``12345678910111213141516171819202122232425262728293031323334353637383940414243444546474849505152535455565758596061626364656667`` ``````#include using namespace std; class A { public: int * pointer[100]; // assuming 100 is the maximum }; A *a [3]; void f1() { for (int i=0; i < 3; i++) { cout << "Iteration " << i+1 << ": "; cout << "With pointer = " << a[i]->pointer ; cout << " ( *pointer[100] was automatically created for each instance of class A)" << endl; for ( int j=0; j < 5; j++) { cout << " Retrieved Data = " << *a[i]->pointer[j] << ", "; cout << " from pointer[" << j << "] = " << a[i]->pointer[j] << " (pointer stored earlier)" << endl; } cout << endl; } } int main() { for (int i=0; i < 3; i++) a[i] = new A; for (int i=0; i < 3; i++) { int *k[5]; // this will be automatically deleted outside the scope of this for(int i=0; i < 3; i++) loop. cout << "Iteration " << i+1 << ": "; cout << "With k = " << k << " (this k[] will become invalid outside the scope of this for() loop)" << endl; for (int j=0; j < 5; j++) { int value =j + i * 10 + 1; k[j] = new int; * k[j] = value; cout << " Data to store = " << value << ", "; cout << "into k[" << j << "] = " << k[j] << " (space created by 'new int;')" << endl; a[i]->pointer[j] = k[j]; // proposed by AbstractionAnon } cout << endl; //a[i]->pointer = k; // this doesn't work } cout << endl; f1(); return 0; } ``````

But the disadvantage of this approach is that, we need to pre-allocate a fixed size of pointers array, in this case its size is 100:

`int * pointer[100];`

Is there any way to make it dynamic (rather than fixed at 100) ?
So far there is no solution.

Thank you very much.
Last edited on
Use a vector instead (which is sized dynamically if you use push_back)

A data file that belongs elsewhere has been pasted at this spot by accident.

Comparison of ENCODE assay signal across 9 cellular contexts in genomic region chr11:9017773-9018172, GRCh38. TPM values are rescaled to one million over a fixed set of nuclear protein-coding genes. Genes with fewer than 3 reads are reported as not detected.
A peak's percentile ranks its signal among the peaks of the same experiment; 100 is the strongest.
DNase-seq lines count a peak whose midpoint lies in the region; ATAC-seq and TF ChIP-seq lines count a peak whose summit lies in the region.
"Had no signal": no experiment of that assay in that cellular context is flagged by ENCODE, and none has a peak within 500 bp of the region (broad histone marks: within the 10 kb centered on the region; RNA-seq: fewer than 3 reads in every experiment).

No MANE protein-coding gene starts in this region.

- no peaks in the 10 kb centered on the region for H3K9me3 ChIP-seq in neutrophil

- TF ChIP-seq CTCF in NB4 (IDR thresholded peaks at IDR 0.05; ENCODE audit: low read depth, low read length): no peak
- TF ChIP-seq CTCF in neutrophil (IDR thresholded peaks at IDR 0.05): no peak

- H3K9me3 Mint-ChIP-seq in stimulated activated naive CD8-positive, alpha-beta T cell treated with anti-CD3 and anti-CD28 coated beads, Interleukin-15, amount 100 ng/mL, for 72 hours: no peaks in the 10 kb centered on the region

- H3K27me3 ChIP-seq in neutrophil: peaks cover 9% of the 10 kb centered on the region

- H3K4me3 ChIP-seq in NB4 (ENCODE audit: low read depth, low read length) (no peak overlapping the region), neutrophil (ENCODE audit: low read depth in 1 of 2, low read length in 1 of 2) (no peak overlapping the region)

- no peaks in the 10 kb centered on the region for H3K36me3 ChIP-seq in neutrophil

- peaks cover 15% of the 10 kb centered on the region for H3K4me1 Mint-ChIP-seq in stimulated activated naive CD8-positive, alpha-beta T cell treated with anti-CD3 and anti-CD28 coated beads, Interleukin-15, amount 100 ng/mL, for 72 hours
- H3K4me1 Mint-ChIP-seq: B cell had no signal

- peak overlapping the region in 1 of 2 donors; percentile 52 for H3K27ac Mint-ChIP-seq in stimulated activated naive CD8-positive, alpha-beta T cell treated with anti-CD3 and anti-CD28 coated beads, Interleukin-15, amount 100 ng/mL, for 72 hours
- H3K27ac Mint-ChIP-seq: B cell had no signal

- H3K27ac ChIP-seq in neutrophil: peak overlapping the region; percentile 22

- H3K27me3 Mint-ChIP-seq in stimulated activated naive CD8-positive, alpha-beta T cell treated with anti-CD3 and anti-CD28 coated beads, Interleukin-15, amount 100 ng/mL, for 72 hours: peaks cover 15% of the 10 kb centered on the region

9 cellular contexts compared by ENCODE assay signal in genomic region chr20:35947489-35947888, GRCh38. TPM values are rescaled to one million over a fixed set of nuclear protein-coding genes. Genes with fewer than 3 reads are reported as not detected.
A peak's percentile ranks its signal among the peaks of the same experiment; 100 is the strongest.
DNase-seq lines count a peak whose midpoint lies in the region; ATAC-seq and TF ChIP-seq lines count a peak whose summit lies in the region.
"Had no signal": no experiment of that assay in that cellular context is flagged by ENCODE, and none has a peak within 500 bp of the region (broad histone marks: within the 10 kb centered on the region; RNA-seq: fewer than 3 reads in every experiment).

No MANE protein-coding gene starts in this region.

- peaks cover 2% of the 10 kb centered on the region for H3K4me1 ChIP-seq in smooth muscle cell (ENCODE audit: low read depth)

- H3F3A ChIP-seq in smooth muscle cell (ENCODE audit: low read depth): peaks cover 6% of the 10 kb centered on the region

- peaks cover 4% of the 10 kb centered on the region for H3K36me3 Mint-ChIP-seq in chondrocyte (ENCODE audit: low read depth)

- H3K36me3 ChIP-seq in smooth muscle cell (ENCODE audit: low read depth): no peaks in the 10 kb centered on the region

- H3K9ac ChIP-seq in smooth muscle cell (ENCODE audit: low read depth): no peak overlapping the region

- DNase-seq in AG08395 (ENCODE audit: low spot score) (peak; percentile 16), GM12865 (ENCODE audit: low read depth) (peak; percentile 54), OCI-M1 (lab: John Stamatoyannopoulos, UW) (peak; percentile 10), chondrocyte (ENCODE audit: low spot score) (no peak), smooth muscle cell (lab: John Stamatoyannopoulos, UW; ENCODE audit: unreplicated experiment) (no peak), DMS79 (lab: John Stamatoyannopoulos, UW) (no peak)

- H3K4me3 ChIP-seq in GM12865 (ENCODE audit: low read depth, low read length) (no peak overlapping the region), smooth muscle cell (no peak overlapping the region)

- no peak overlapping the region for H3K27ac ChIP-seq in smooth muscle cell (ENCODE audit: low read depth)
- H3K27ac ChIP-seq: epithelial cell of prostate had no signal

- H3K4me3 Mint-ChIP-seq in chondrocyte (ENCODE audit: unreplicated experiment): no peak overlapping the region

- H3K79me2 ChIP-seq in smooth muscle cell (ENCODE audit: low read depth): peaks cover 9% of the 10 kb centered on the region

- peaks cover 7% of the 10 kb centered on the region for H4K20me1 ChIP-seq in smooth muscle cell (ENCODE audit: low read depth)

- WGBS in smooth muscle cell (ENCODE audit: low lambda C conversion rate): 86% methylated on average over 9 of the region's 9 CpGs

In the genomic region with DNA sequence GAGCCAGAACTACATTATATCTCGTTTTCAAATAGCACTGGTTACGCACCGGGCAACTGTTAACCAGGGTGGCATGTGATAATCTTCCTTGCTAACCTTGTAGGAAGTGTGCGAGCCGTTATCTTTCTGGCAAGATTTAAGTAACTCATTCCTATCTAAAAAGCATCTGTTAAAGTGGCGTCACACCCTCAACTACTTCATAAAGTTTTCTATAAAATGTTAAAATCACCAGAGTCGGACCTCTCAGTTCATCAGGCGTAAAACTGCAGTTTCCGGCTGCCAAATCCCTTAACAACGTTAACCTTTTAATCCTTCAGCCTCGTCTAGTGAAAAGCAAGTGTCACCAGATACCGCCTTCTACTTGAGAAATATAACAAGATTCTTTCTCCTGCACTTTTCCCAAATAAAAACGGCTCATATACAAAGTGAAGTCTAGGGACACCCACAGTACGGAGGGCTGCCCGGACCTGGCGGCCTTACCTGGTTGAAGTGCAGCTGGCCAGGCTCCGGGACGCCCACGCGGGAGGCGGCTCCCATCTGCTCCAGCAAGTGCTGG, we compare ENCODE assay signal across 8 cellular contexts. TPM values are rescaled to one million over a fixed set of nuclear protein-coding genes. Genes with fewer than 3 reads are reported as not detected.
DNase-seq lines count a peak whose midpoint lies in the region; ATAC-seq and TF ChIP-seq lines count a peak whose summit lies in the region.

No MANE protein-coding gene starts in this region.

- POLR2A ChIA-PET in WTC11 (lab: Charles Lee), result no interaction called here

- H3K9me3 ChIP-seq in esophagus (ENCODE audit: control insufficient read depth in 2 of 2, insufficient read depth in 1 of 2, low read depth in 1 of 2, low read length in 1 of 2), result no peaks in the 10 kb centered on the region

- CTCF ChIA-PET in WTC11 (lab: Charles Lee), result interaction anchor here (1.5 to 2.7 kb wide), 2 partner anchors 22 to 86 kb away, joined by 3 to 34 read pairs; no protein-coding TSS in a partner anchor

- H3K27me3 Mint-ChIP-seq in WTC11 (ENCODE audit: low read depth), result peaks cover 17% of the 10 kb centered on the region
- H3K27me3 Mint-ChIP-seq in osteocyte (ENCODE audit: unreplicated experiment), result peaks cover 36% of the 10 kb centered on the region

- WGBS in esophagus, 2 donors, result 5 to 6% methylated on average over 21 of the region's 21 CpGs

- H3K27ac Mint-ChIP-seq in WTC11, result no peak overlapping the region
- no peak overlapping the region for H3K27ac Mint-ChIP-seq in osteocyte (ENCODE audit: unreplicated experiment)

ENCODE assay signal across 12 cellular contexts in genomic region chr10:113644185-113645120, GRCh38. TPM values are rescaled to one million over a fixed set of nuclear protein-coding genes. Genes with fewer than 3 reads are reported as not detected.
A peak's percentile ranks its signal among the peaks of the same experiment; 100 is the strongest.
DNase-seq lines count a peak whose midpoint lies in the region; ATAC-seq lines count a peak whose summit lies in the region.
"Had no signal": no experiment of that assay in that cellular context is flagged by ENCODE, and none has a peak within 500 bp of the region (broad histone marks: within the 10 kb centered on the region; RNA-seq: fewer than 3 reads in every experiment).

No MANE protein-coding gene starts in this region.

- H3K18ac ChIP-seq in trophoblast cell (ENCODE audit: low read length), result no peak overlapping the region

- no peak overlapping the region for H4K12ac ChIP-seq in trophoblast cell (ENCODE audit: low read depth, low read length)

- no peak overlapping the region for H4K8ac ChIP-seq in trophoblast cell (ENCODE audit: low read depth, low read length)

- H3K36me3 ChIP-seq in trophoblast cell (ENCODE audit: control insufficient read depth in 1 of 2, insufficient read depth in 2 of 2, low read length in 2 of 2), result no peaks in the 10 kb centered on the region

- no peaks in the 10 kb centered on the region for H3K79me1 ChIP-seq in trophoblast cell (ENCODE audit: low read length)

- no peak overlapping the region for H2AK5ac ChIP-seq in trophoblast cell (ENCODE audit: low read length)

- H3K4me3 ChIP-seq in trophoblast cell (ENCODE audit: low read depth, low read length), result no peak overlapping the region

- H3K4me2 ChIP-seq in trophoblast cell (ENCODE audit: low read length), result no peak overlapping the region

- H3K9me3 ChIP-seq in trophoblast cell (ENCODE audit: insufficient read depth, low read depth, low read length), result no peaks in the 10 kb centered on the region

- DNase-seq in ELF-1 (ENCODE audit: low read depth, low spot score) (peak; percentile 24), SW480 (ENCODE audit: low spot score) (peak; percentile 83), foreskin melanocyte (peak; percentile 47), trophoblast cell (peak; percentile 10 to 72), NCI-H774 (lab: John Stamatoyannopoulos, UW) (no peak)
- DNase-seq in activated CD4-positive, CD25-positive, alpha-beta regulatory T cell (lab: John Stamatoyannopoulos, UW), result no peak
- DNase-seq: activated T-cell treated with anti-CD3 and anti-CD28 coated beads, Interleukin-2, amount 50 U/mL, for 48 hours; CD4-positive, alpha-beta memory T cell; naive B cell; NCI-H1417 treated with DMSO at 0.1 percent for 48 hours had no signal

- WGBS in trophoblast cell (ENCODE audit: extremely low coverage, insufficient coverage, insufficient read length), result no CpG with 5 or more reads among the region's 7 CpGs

`vector< int * > pointer;`
 ii) all memory created by new int; were not wasted, they were used accordingly to store data.

You still have a memory leak. Every memory allocation done with `new` should be matched with a `delete`.

Consider the following:
 ``12345`` `````` for (int i=0; i<1000; i++) { A a; // a is constructed each time through the loop a.pointer[i] = new int; } // A is destructed each time through the loop // What a.pointer[] pointed to is now lost ``````

Your destructor for A needs to release the memory owned by it.
 ``1234`` ``````A::~A () { for (int i=0; i<1000; i++) delete pointer[i]; }``````

Hi AbstractionAnon,

Yes, I agree with you.

In fact all objects created by `new` shall be cleaned up using `delete`.

In this program we create objects using `new int` (line 49) and also `new A` (line 36).

So when cleaning up, we shall issue:

i). `delete k[j]` for those objects created by `new int`.

ii). `delete a[i]` for those objects created by `new A`.

But I forget to describe that, in the real environment, all dynamically created objects here will be needed all the way until the program exits. So when the main program exits, all dynamically created objects will be automatically cleaned up by the operating system.

No memory leaks.
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To binarybob350,

Thanks.
Vector indeed is one of the solutions. I will implement it using vector.